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Why Nonprofits Are Easy Targets for Phishing Attacks
Cybersecurity was once low on the list of priorities of nonprofit organizations. Times are, however, changing. In recent years, nonprofit organizations have become an easy target for phishing attacks.
In a 2018 study that was drawn from a data set of more than 6 million users, KnowBe4found that nonprofit organizations have the highest percentage of “phish-prone” employees in large organizations (1,000 or more employees) category. The phish-prone percentage is determined by KnowBe4 by the number of employees that open a malicious attachment or click a malicious link in a simulated phishing email.
What Is Phishing Attack?
Phishing attack is a type of cyberattack that uses a fraudulent email as a weapon. An email used for a phishing attack appears to come from a reputable source. This email, however, is a fraudulent one.
A phishing email comes with a malicious attachment or malicious link. When the malicious attachment in a phishing email is downloaded, it installs a malicious software (malware) into the email receiver’s computer. In case the malicious link in a phishing email is clicked, this leads the email receiver to a fake website coaxing the receiver to reveal confidential information or this scam site could be used to download malware into the victim’s computer.
Why Nonprofit Organizations Are Targeted?
Nonprofit organizations are repositories of critical data, including benefactors’ names, addresses and credit card details, as well as critical data of clients and proprietary information as in the case of nonprofit research organizations.
Aside from donations from individuals, nonprofits are entrusted by governments with significant financial and social responsibilities. In some local governments, some of the top contractors are nonprofits with contracts worth millions.
Holding said critical information and funds make nonprofit organizations attractive to cybercriminals.
While nonprofit organizations face the same security risks as for-profit organizations, nonprofits generally lag behind for-profit organizations in terms of implementing policies and practices necessary in securing their IT systems. Cybercriminals have come to realize that nonprofits lack the resources in implementing cybersecurity best practices, making them easy targets for phishing attacks.
How Phishing Attacks Impact Nonprofits?
Here are two ways by which phishing attacks impact nonprofit organizations:
1. Ransomware Attacks
Ransomware is a type of malware that denies victims access to their computer files until a ransom is paid. Ransomware is often spread through phishing emails.
In March 2016, four computers at the Ottawa Hospital, a nonprofit, public university teaching hospital, were infected with the ransomware called “WinPlock”. Kate Eggins, the institution’s director of media relations, told IT World Canadathat four staff at the institution each clicked a phishing email which resulted in the installation of the WinPlock ransomware.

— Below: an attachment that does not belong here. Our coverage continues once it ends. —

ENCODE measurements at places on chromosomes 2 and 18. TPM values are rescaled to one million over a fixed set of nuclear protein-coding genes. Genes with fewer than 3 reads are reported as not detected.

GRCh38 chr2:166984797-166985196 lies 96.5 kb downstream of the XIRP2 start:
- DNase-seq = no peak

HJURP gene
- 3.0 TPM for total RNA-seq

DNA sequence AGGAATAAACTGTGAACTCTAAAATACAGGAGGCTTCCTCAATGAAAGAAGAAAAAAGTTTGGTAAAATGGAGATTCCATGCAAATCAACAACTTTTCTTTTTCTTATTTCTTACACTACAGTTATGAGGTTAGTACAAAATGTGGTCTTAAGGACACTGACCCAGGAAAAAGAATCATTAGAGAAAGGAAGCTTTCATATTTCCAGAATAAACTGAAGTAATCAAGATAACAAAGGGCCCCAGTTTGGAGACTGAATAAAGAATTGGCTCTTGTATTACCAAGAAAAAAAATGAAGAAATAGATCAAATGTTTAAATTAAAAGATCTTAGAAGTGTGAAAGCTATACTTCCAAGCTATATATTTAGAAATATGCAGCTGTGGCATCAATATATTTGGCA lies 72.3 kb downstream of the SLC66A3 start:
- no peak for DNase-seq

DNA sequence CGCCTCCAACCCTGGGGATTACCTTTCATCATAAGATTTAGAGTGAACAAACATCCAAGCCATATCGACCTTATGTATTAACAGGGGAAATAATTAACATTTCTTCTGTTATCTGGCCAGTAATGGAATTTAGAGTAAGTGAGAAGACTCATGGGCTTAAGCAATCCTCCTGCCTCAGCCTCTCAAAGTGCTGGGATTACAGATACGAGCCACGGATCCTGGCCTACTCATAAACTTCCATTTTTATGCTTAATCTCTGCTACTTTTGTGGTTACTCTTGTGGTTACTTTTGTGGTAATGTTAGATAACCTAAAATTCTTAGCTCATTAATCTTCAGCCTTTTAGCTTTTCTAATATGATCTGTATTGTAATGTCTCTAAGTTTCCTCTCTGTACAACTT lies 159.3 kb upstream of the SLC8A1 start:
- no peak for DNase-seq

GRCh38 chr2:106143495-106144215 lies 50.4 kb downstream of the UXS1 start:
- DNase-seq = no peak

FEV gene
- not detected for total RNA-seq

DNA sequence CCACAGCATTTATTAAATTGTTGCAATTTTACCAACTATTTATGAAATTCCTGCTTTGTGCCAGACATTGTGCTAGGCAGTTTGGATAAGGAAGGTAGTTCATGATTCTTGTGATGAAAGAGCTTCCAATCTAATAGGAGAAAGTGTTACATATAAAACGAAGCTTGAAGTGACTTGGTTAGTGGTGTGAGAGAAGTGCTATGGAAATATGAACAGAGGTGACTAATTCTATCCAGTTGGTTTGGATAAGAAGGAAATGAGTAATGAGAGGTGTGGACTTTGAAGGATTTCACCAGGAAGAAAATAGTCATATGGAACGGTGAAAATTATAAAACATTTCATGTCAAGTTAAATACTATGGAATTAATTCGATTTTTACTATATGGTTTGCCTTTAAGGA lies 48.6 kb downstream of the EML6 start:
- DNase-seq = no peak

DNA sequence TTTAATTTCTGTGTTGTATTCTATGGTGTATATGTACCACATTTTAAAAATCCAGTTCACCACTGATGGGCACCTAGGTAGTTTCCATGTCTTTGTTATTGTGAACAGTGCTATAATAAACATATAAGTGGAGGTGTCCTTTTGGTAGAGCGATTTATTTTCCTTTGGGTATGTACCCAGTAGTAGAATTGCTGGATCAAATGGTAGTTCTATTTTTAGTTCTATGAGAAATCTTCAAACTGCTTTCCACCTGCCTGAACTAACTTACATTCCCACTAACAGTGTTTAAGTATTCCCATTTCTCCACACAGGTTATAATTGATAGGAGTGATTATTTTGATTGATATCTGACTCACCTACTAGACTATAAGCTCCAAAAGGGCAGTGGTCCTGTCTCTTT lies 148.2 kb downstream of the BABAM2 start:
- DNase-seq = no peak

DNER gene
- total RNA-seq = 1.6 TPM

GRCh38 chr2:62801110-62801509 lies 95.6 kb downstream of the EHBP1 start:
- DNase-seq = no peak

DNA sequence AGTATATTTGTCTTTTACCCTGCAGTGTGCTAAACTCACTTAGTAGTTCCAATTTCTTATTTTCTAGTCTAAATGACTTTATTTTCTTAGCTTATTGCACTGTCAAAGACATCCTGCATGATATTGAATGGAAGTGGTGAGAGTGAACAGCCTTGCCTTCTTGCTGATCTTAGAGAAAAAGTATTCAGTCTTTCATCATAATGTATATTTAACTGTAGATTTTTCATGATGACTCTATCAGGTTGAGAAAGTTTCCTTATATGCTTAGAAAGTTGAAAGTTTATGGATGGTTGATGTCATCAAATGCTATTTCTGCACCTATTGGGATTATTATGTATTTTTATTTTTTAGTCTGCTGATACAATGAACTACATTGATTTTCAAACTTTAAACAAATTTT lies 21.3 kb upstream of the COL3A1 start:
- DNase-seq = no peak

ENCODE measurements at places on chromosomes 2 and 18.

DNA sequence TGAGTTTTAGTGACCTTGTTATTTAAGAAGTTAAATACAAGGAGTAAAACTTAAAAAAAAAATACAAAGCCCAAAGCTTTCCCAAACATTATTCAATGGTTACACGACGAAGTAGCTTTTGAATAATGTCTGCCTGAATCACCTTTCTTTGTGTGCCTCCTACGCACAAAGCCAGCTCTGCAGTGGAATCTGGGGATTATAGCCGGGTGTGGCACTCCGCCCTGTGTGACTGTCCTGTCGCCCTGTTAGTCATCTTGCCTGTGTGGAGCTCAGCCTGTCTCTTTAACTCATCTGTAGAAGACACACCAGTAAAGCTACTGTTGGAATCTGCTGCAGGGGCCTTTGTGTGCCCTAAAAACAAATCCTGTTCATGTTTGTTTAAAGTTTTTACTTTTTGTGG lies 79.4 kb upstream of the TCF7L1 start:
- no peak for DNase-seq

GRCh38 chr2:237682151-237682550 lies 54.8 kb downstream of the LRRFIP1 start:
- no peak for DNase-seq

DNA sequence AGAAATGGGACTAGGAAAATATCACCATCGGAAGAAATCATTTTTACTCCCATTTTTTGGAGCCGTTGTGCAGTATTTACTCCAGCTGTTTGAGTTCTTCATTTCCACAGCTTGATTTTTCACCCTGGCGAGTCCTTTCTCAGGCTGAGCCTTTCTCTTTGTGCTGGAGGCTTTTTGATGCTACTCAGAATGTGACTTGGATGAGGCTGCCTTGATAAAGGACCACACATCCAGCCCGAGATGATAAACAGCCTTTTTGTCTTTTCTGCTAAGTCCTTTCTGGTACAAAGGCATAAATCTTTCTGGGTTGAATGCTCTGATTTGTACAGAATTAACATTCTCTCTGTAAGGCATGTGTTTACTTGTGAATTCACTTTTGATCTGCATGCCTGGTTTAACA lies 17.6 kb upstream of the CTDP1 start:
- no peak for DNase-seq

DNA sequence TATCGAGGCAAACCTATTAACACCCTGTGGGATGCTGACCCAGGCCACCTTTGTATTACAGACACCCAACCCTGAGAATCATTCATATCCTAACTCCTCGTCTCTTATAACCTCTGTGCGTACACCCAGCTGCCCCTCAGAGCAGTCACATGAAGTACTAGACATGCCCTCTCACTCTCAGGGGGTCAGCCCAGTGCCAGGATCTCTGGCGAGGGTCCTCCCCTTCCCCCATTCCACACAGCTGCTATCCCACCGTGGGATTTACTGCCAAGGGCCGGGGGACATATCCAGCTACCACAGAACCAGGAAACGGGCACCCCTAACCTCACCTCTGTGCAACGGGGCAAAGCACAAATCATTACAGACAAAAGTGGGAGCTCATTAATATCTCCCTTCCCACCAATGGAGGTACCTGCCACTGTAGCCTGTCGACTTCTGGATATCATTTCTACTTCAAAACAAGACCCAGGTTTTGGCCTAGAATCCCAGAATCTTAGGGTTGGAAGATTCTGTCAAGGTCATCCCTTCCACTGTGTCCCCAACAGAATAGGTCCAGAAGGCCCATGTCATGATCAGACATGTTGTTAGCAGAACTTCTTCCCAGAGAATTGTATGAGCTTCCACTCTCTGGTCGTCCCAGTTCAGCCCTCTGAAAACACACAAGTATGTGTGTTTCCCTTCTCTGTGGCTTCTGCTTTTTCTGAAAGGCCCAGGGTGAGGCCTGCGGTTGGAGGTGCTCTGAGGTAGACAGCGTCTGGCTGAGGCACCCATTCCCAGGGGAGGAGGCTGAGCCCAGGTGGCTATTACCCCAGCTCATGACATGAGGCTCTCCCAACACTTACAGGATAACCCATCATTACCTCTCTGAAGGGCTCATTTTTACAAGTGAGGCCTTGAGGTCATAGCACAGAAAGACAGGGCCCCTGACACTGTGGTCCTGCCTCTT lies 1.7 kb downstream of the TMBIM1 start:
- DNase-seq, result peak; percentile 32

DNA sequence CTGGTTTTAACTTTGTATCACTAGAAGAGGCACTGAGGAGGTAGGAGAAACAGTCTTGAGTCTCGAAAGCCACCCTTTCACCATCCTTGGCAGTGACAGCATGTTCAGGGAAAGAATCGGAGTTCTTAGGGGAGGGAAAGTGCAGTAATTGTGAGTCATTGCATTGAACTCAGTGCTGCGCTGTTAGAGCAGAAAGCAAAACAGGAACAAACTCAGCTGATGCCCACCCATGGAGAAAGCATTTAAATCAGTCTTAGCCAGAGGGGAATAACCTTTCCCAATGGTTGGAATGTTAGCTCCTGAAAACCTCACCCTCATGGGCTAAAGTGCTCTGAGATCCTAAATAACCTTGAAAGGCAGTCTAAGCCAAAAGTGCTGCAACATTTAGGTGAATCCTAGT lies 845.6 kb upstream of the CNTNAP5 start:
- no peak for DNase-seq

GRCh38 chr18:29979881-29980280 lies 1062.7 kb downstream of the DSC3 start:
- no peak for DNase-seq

According to Microsoft, WinPlock ransomware encrypts files, denying users access to their files. After encrypting the computer files, this ransomware displays a ransom note that asks for one Bitcoin as ransom payment.
2. Business Email Compromise (BEC) Attacks
Business Email Compromise (BEC), also known as CEO fraud, is a form of a phishing attack where an attacker impersonates an executive of an organization, oftentimes the CEO, thus the name CEO fraud, and attempts to trick an employee authorized to make payments into paying a fake invoice or making an unauthorized money transfer from the organization’s bank account to the fraudster’s bank account.
Nonprofit organization Save the Childrenin its 2017 tax report revealed that in April 2017, an unknown cyber attacker or attackers impersonating as an employee of the institution tricked the institution into transferring money worth $997,400 to a fraudulent organization in Japan on the belief that the money would be used to purchase solar panels for health centers in Pakistan.
Save the Children said that by the time the scam was found out in May 2017, the transferred funds could no longer be recovered. Save the Children told the Boston Globethat the attackers deceived the institution into transferring nearly $1 million to a fraudulent organization in Japan by breaking into an email account of an employee of the institution and by creating false invoices and other documents.
The U.S. Federal Bureau of Investigation (FBI)reported that between the period of October 2013 to May 2016, BEC attackers pocketed nearly USD $3.1 billion from 22,143 victims worldwide. The FBI said that in addition to compromising legitimate emails, attackers carry out BEC attacks by using spoofed emails – those that closely mimic legitimate emails, for instance, using the spoofed email abc-company.com based on a
legitimate email of abc_company.com.
How Can Non-profits Prevent Phishing Attacks?
Here are some cybersecurity measures in order to protect your organization from phishing attacks:
And Finally, Alert Your Staff About Phishing Attacks
Phishing scammers are constantly changing their tactics. During your organization’s regular cybersecurity training, include tips on how to spot the latest phishing schemes.
For instance, one typical characteristic of a phishing email is it gives an urgent vibe, pressuring the email receiver via the email subject to act now or something negative will happen.
When you need help with raising awareness and protecting your digital assets, speak with one of our cybersecurity and IT risk experts. Contact ustoday and subscribe to the newsletterto receive cybersecurity tips and important alerts.
Steve E. Driz